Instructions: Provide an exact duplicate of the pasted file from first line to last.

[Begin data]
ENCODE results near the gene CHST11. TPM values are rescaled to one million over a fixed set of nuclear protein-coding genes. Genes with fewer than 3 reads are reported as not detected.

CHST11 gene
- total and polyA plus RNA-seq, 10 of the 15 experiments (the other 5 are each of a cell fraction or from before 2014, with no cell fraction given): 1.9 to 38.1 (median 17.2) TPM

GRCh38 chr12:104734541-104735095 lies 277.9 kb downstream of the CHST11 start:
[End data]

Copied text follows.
ENCODE results near the gene CHST11. TPM values are rescaled to one million over a fixed set of nuclear protein-coding genes. Genes with fewer than 3 reads are reported as not detected.

CHST11 gene
- total and polyA plus RNA-seq, 10 of the 15 experiments (the other 5 are each of a cell fraction or from before 2014, with no cell fraction given): 1.9 to 38.1 (median 17.2) TPM

GRCh38 chr12:104734541-104735095 lies 277.9 kb downstream of the CHST11 start: